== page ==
August 24, 2020

A Tale of Two Multitudes

Do not deliver the soul of your dove to the wild animals; do not forget the life of your poor forever.
▫︎ Ps 74:19
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The Hebrew of Psalm 74:19 is probably beyond my ability to translate it. The word חַיַּת (it sounds sort of like the English word heat, but pronounce the h gutterally) occurs twice in this verse, and is interpreted to mean two very different things. So it's basically an oxymoron:
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Do not deliver the soul of your dove to the חַיַּת, do not forever forget the חַיַּת of your poor.▫︎
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So. There appear to be three meanings to the word חַיַּת: life, multitude, and beast. and the NRSV (above) has ignored the possibility of multitude in both clauses. But here's an instance where I think the Authorized (King James) Version actually gets it right—or at least right-er than my favorite modern translation:  
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O deliver not the soul of thy turtledove unto the multitude of the wicked: forget not the congregation of thy poor for ever.
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Notice that it allows the basic meaning of the word to stay the same: a large group. But it's in essence a tale of two multitudes: There's the group that preys on the vulnerable, and there's another group that consists of the vulnerable. The KJV takes liberties by adding "of the wicked" here, but the multitude's wickedness in the Hebrew is only implied. Apparently an unmodified חַיַּת is assumed to be dangerous. And if it's a חַיַּת of God's people, it must be specified ("of thy poor" is indeed found in the Hebrew).And so I am given a choice here of which multitude I want to belong to: the raw multitude, not identifying with God, or the one that is defined as being those whose only portion is God.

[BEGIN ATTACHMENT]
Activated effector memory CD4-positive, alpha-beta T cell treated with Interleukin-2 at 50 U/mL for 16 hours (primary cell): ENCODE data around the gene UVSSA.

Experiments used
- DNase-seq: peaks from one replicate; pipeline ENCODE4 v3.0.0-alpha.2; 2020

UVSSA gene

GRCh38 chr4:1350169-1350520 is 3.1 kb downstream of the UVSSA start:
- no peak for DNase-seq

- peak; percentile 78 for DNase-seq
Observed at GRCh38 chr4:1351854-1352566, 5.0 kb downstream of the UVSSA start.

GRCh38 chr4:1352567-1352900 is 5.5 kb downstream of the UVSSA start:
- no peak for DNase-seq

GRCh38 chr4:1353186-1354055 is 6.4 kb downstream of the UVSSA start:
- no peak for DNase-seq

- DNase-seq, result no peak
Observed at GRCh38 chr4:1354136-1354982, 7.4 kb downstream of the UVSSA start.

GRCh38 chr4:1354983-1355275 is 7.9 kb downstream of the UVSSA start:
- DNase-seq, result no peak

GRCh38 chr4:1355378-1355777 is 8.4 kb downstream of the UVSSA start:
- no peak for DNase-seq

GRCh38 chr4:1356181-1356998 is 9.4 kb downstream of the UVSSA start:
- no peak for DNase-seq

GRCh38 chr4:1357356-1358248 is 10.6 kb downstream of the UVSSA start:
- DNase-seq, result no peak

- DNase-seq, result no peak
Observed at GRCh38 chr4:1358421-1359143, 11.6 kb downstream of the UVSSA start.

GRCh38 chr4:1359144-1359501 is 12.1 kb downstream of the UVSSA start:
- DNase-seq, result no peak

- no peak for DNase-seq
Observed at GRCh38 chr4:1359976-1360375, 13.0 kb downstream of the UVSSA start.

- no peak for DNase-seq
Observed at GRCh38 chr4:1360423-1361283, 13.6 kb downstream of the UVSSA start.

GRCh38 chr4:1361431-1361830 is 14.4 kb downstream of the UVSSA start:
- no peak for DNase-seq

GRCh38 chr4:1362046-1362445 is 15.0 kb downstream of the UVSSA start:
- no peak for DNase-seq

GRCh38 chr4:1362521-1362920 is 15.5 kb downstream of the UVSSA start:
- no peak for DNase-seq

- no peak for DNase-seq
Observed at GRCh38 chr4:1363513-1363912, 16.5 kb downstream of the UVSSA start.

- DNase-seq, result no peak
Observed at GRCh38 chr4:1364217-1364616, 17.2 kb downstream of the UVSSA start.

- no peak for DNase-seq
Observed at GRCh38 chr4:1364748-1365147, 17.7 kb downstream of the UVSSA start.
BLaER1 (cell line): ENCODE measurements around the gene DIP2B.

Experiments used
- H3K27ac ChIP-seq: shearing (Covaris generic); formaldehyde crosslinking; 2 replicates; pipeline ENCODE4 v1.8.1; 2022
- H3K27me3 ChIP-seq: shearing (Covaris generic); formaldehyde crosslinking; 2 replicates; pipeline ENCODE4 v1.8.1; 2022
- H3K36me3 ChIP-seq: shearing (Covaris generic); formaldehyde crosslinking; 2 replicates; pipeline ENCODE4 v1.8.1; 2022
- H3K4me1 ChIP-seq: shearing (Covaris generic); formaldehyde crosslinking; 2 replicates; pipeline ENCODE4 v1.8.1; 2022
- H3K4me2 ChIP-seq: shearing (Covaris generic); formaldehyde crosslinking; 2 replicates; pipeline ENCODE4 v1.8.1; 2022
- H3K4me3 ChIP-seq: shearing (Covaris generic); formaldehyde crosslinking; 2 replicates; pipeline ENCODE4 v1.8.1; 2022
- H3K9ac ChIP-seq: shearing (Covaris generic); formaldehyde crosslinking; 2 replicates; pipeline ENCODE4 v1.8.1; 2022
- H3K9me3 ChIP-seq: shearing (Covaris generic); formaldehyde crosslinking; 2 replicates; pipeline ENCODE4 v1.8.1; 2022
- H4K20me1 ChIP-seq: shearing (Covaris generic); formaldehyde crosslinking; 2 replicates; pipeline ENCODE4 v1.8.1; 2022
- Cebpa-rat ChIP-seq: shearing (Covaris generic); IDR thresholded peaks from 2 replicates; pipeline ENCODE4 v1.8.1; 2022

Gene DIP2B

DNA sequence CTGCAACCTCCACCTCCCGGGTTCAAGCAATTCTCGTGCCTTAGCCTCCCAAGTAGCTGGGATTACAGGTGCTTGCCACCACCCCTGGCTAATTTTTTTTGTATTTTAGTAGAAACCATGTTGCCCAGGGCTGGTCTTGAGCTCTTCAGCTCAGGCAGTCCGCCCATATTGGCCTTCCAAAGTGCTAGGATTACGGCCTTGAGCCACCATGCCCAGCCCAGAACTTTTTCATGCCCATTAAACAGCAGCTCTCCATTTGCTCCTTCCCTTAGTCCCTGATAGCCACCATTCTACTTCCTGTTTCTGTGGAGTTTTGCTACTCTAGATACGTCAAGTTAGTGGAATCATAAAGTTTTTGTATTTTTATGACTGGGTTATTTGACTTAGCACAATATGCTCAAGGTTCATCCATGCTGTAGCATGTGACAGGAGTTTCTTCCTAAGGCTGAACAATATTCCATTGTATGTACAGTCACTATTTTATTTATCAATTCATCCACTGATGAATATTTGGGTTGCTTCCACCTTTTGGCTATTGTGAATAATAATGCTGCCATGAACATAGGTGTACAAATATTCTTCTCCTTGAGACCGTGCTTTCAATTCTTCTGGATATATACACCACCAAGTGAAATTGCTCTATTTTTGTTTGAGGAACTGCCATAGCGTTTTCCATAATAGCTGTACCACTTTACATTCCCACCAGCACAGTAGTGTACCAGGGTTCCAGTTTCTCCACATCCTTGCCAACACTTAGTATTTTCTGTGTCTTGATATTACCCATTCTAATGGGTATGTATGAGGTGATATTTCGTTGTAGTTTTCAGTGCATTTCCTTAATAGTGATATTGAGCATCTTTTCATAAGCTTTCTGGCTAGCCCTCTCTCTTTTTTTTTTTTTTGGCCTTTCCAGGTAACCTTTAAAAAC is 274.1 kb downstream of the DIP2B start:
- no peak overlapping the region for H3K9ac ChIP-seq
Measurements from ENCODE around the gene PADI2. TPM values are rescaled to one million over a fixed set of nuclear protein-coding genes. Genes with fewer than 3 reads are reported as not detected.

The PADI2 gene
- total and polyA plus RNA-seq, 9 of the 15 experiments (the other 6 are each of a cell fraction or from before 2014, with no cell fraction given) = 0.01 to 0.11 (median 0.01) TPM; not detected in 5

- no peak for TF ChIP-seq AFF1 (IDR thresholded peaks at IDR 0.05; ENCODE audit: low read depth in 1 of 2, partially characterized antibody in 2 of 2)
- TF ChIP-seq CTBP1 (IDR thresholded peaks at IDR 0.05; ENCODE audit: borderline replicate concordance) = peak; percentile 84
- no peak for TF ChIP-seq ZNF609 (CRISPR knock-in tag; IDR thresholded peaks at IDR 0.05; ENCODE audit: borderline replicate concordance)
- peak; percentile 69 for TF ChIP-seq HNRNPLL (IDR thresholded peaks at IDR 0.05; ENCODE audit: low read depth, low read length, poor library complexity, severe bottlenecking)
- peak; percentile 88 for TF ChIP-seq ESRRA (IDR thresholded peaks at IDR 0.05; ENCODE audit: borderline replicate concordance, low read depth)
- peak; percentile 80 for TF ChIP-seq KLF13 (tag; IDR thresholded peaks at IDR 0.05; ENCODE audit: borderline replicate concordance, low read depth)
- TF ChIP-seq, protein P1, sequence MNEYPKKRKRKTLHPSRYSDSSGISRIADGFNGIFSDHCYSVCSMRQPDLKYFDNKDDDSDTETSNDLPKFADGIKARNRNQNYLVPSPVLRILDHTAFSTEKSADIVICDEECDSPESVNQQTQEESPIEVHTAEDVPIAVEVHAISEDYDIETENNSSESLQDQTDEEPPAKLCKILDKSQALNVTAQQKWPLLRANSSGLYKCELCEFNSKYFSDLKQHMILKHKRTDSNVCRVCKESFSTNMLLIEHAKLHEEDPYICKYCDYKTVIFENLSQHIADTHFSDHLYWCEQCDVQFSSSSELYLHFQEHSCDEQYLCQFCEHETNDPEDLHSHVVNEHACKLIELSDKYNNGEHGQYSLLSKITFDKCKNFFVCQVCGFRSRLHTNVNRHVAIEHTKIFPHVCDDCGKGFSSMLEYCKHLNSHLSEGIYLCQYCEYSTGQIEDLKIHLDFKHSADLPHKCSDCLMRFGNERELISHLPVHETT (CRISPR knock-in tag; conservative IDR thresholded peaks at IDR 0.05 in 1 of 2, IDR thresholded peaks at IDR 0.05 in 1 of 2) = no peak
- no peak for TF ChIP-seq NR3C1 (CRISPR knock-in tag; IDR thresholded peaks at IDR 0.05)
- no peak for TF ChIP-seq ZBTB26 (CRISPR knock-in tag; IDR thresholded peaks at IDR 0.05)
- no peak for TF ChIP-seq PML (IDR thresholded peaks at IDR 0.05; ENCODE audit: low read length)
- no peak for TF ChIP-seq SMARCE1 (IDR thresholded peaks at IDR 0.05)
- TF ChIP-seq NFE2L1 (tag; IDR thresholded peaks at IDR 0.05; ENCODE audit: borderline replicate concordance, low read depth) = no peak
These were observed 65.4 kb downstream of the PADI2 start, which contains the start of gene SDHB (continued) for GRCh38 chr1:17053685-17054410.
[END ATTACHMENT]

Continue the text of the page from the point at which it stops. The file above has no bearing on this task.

It's not as clear cut as it seems, for throughout the history of religion, there have been those who prey upon the vulnerable in God's Name—and those who in the name of their god attack or lay siege to those whose beliefs differ from theirs. Even now in the United States, there are those who use God's Name for their own ends, causing the suffering of many others. The choice of which multitude I want to belong to, therefore, is just as real for me as it was in David's day, or in Jesus' Jerusalem where competing crowds shouted Hosanna! on the one hand and Crucify! on the other. 
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When the saints go marching in, Lord, O how I'd love to be in that number, and not in the number of those who reviled and opposed them. In Jesus' Name, I pray as he taught me: Our Father...


1 comment:

  1. Our view of the actions of others is influenced by our personal beliefs.

    ReplyDelete